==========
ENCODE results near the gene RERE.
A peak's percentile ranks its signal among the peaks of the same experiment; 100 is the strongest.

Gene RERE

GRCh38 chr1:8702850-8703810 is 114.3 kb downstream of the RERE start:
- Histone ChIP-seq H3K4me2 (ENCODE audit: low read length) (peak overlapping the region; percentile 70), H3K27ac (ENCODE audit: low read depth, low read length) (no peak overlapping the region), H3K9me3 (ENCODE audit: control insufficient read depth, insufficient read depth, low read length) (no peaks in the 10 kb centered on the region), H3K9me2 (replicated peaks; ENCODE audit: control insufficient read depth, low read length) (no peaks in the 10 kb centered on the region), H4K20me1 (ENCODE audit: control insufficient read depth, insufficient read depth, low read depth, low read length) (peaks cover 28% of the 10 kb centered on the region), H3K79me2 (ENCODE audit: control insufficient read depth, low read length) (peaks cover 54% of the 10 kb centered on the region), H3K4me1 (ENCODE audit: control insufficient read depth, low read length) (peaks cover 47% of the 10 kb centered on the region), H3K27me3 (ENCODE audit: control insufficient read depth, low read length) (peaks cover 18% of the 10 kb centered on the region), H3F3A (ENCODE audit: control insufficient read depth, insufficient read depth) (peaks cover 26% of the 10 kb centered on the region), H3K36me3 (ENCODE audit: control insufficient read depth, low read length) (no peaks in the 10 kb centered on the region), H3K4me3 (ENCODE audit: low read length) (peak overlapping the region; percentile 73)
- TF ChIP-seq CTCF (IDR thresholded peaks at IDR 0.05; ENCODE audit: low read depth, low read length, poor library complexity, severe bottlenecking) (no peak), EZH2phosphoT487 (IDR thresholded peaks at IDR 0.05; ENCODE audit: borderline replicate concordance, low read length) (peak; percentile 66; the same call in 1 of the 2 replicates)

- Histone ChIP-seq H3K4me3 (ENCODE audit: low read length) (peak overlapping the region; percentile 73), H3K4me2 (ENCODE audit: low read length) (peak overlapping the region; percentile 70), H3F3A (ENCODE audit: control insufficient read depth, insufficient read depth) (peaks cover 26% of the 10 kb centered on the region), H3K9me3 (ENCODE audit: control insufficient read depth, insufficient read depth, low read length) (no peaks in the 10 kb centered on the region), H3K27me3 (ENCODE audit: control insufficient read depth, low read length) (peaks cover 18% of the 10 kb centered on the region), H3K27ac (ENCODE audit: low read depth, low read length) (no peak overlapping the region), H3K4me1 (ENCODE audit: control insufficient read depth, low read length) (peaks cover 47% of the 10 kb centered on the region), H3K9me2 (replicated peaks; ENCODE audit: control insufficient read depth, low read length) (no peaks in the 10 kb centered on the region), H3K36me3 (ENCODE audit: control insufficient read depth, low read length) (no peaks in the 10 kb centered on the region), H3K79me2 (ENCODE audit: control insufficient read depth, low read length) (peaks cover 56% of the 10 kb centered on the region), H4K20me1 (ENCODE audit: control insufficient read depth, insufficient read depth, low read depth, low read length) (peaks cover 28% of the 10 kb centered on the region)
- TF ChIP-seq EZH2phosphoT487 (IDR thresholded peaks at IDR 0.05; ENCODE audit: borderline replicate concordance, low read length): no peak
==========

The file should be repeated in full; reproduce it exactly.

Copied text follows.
ENCODE results near the gene RERE.
A peak's percentile ranks its signal among the peaks of the same experiment; 100 is the strongest.

Gene RERE

GRCh38 chr1:8702850-8703810 is 114.3 kb downstream of the RERE start:
- Histone ChIP-seq H3K4me2 (ENCODE audit: low read length) (peak overlapping the region; percentile 70), H3K27ac (ENCODE audit: low read depth, low read length) (no peak overlapping the region), H3K9me3 (ENCODE audit: control insufficient read depth, insufficient read depth, low read length) (no peaks in the 10 kb centered on the region), H3K9me2 (replicated peaks; ENCODE audit: control insufficient read depth, low read length) (no peaks in the 10 kb centered on the region), H4K20me1 (ENCODE audit: control insufficient read depth, insufficient read depth, low read depth, low read length) (peaks cover 28% of the 10 kb centered on the region), H3K79me2 (ENCODE audit: control insufficient read depth, low read length) (peaks cover 54% of the 10 kb centered on the region), H3K4me1 (ENCODE audit: control insufficient read depth, low read length) (peaks cover 47% of the 10 kb centered on the region), H3K27me3 (ENCODE audit: control insufficient read depth, low read length) (peaks cover 18% of the 10 kb centered on the region), H3F3A (ENCODE audit: control insufficient read depth, insufficient read depth) (peaks cover 26% of the 10 kb centered on the region), H3K36me3 (ENCODE audit: control insufficient read depth, low read length) (no peaks in the 10 kb centered on the region), H3K4me3 (ENCODE audit: low read length) (peak overlapping the region; percentile 73)
- TF ChIP-seq CTCF (IDR thresholded peaks at IDR 0.05; ENCODE audit: low read depth, low read length, poor library complexity, severe bottlenecking) (no peak), EZH2phosphoT487 (IDR thresholded peaks at IDR 0.05; ENCODE audit: borderline replicate concordance, low read length) (peak; percentile 66; the same call in 1 of the 2 replicates)

- Histone ChIP-seq H3K4me3 (ENCODE audit: low read length) (peak overlapping the region; percentile 73), H3K4me2 (ENCODE audit: low read length) (peak overlapping the region; percentile 70), H3F3A (ENCODE audit: control insufficient read depth, insufficient read depth) (peaks cover 26% of the 10 kb centered on the region), H3K9me3 (ENCODE audit: control insufficient read depth, insufficient read depth, low read length) (no peaks in the 10 kb centered on the region), H3K27me3 (ENCODE audit: control insufficient read depth, low read length) (peaks cover 18% of the 10 kb centered on the region), H3K27ac (ENCODE audit: low read depth, low read length) (no peak overlapping the region), H3K4me1 (ENCODE audit: control insufficient read depth, low read length) (peaks cover 47% of the 10 kb centered on the region), H3K9me2 (replicated peaks; ENCODE audit: control insufficient read depth, low read length) (no peaks in the 10 kb centered on the region), H3K36me3 (ENCODE audit: control insufficient read depth, low read length) (no peaks in the 10 kb centered on the region), H3K79me2 (ENCODE audit: control insufficient read depth, low read length) (peaks cover 56% of the 10 kb centered on the region), H4K20me1 (ENCODE audit: control insufficient read depth, insufficient read depth, low read depth, low read length) (peaks cover 28% of the 10 kb centered on the region)
- TF ChIP-seq EZH2phosphoT487 (IDR thresholded peaks at IDR 0.05; ENCODE audit: borderline replicate concordance, low read length): no peak